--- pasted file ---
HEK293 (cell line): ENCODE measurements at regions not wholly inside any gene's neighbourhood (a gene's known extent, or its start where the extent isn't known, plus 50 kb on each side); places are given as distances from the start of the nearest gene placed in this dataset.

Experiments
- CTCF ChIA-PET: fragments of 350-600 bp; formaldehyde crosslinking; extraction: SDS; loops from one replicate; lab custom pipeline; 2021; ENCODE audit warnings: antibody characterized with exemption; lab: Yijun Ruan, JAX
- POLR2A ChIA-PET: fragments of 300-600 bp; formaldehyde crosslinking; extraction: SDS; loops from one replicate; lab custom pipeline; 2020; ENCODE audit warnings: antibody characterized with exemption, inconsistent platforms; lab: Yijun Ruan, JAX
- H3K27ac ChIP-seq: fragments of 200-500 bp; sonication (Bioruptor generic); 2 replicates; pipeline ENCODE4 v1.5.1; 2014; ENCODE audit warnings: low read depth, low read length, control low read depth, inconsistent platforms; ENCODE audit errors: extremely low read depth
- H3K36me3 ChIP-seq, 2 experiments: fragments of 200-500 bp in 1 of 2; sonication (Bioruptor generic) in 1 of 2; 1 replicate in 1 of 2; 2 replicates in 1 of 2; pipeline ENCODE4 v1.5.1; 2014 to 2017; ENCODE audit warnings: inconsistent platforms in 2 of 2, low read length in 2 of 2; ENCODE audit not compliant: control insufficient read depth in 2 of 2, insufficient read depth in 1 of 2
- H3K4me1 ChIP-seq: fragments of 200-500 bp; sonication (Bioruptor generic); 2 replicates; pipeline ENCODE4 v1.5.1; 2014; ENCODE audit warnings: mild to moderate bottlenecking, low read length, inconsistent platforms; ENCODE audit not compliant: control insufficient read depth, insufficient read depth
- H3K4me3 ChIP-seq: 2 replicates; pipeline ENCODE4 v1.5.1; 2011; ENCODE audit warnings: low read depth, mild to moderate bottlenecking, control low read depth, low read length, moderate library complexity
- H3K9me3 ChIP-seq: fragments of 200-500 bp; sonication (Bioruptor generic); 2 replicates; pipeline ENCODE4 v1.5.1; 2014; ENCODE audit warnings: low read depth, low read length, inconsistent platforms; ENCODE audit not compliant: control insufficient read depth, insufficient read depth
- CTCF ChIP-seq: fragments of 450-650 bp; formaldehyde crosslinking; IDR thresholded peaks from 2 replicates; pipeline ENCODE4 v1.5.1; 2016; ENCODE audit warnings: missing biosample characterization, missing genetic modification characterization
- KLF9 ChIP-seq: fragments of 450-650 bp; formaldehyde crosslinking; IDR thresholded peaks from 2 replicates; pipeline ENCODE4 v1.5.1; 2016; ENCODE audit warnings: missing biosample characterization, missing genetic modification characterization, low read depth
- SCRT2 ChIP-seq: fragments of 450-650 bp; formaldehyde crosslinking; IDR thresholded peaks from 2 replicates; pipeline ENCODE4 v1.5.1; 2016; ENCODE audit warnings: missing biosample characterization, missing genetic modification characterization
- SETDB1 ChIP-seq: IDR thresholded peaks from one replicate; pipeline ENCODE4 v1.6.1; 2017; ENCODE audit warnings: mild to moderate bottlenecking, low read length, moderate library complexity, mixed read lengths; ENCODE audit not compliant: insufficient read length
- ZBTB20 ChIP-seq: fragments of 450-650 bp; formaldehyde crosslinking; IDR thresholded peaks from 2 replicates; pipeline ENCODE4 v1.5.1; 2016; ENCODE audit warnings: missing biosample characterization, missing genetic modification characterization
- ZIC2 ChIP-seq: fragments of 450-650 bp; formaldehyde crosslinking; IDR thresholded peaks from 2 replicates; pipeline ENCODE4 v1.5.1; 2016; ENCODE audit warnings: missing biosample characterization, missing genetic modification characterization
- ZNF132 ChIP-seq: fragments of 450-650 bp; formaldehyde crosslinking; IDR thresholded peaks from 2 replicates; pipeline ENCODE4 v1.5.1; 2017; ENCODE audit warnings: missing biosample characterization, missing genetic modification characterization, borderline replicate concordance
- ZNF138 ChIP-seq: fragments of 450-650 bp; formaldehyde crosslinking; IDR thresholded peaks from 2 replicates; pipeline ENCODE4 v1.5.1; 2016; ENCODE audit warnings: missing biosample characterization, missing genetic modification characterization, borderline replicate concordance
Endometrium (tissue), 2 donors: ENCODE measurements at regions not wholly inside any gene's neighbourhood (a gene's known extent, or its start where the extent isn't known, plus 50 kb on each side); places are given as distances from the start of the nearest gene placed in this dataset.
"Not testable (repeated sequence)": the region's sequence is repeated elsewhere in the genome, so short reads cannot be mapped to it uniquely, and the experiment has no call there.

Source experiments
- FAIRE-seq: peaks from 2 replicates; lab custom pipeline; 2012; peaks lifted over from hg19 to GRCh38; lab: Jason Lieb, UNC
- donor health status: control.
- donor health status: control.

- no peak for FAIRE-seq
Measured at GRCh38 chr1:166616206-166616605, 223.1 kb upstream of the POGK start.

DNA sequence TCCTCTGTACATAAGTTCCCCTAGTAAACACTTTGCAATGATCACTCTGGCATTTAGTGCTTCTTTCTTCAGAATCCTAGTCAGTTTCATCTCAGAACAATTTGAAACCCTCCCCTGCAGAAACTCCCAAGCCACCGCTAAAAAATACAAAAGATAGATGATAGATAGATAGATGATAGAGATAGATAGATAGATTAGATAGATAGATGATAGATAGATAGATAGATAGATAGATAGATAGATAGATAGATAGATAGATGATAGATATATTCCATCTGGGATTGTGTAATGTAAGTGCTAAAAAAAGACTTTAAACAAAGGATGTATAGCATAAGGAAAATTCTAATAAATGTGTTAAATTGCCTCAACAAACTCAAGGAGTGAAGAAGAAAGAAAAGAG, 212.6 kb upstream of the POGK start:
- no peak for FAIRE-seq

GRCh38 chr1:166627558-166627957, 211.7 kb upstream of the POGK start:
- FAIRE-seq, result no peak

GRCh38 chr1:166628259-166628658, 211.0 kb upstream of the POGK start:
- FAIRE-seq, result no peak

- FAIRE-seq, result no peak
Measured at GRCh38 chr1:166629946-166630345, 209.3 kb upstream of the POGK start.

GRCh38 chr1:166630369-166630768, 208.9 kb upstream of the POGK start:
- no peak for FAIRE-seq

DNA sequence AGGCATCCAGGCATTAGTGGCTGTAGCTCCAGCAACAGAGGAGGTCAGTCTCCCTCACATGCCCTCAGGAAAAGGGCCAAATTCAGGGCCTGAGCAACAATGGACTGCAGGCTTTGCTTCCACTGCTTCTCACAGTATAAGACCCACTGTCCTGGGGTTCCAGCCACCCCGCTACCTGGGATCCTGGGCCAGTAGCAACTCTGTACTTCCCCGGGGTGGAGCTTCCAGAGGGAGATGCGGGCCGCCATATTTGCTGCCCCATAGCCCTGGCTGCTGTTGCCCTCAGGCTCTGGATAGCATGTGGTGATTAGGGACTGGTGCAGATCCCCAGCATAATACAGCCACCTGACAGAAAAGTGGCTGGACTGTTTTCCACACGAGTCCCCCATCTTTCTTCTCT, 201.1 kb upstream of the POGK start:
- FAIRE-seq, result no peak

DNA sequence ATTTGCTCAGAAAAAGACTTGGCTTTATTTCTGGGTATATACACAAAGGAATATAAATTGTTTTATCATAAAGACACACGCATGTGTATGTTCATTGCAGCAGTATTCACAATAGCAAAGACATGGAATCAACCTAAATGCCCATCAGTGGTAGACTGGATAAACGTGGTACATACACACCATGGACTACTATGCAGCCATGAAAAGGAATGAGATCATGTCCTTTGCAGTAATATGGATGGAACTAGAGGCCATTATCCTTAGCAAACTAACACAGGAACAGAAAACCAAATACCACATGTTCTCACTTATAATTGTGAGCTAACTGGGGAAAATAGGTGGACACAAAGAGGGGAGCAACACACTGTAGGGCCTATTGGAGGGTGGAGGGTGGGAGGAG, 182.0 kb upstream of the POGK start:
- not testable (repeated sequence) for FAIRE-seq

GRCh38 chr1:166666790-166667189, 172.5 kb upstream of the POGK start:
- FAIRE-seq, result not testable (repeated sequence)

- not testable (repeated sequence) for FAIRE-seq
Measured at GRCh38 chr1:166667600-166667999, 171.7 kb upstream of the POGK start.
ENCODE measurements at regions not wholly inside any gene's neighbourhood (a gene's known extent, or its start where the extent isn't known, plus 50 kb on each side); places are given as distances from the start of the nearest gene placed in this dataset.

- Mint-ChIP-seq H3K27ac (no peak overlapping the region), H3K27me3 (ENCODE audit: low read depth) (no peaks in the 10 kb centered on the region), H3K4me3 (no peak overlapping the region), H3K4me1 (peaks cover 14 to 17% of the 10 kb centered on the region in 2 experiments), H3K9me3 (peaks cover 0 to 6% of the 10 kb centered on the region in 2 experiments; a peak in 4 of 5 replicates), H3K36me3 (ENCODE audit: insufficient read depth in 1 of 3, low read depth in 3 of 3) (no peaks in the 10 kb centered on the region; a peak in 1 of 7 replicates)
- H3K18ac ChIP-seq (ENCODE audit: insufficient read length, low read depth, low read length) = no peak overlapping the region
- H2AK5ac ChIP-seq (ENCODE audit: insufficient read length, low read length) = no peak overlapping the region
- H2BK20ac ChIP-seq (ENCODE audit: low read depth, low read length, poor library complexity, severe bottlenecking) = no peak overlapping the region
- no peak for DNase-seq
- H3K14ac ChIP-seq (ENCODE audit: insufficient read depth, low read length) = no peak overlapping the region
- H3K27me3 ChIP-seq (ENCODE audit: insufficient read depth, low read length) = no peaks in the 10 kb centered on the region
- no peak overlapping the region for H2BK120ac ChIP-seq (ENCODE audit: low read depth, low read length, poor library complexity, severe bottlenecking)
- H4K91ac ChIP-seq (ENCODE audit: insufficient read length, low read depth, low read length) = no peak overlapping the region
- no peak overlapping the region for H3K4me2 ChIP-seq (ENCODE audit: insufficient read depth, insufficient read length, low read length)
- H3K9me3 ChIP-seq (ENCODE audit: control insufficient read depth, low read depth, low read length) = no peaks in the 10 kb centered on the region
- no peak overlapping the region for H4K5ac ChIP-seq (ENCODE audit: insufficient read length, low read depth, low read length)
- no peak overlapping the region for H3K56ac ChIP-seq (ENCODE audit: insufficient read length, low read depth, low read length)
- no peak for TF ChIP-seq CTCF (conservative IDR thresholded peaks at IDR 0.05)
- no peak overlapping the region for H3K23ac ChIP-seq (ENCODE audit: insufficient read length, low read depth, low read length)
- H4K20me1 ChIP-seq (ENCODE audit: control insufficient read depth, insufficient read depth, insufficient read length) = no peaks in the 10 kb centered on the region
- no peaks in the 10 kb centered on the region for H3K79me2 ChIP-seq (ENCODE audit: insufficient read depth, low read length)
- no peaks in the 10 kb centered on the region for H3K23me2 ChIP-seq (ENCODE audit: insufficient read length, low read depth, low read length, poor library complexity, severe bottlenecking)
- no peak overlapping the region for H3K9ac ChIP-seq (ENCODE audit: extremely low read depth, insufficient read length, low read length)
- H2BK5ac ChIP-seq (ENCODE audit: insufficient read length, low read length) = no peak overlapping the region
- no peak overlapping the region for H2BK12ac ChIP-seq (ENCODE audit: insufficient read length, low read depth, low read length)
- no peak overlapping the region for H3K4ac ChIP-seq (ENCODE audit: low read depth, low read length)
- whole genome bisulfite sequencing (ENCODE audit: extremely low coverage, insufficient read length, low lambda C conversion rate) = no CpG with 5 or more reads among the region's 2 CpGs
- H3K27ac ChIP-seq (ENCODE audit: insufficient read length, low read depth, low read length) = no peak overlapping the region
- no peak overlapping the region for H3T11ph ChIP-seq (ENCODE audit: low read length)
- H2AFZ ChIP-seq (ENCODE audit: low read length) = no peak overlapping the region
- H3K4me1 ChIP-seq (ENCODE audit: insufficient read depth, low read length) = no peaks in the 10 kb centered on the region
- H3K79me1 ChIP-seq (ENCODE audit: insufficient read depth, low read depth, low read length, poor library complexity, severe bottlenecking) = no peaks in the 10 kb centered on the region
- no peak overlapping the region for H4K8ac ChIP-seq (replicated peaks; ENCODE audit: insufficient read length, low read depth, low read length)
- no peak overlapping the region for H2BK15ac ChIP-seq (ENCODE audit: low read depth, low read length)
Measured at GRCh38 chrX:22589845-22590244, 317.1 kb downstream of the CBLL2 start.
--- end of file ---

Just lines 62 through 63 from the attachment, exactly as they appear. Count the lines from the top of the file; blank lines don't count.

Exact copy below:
- no peaks in the 10 kb centered on the region for H3K23me2 ChIP-seq (ENCODE audit: insufficient read length, low read depth, low read length, poor library complexity, severe bottlenecking)
- no peak overlapping the region for H3K9ac ChIP-seq (ENCODE audit: extremely low read depth, insufficient read length, low read length)